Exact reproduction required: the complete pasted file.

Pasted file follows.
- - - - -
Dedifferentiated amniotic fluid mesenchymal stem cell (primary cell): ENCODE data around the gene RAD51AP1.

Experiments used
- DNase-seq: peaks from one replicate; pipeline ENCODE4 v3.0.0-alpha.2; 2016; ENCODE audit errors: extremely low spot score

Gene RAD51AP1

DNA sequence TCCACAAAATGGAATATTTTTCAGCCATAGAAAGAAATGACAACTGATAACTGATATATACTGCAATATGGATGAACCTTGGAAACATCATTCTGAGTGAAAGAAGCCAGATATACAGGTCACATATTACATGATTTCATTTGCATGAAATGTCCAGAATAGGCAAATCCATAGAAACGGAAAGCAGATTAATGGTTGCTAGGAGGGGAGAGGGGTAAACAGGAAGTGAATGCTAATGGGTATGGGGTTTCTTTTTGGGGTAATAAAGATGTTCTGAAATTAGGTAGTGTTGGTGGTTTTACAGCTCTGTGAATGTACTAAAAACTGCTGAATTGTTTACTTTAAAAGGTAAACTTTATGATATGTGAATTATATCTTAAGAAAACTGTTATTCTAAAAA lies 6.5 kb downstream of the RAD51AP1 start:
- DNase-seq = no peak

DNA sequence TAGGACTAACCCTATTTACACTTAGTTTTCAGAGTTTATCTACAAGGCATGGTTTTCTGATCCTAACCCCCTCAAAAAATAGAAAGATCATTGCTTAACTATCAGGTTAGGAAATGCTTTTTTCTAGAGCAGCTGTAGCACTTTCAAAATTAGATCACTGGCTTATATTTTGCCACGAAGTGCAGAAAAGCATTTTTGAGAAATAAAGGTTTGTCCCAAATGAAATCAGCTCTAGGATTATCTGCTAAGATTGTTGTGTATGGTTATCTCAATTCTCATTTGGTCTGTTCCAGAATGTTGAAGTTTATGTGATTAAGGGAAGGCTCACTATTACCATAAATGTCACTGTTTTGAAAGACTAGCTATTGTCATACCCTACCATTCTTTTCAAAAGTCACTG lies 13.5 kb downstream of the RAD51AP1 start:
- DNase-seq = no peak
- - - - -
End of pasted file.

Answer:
Dedifferentiated amniotic fluid mesenchymal stem cell (primary cell): ENCODE data around the gene RAD51AP1.

Experiments used
- DNase-seq: peaks from one replicate; pipeline ENCODE4 v3.0.0-alpha.2; 2016; ENCODE audit errors: extremely low spot score

Gene RAD51AP1

DNA sequence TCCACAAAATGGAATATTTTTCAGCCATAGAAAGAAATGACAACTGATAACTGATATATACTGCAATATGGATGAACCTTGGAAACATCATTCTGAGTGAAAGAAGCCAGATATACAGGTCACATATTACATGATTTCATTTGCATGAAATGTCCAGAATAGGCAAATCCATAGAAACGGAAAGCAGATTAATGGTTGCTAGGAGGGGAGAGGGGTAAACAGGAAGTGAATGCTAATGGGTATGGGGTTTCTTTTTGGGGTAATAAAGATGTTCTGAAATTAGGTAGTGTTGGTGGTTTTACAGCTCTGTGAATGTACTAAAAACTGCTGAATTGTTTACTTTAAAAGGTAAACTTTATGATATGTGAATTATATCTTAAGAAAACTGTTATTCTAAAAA lies 6.5 kb downstream of the RAD51AP1 start:
- DNase-seq = no peak

DNA sequence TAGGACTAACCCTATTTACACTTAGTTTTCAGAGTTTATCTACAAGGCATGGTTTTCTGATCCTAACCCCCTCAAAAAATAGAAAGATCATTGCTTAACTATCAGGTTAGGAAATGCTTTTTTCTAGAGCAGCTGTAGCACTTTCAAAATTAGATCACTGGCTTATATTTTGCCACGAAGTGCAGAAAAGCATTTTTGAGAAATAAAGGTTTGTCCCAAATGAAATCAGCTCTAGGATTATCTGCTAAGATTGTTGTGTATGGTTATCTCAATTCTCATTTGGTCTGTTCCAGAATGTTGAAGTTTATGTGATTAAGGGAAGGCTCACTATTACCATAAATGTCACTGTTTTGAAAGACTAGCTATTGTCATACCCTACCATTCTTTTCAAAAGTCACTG lies 13.5 kb downstream of the RAD51AP1 start:
- DNase-seq = no peak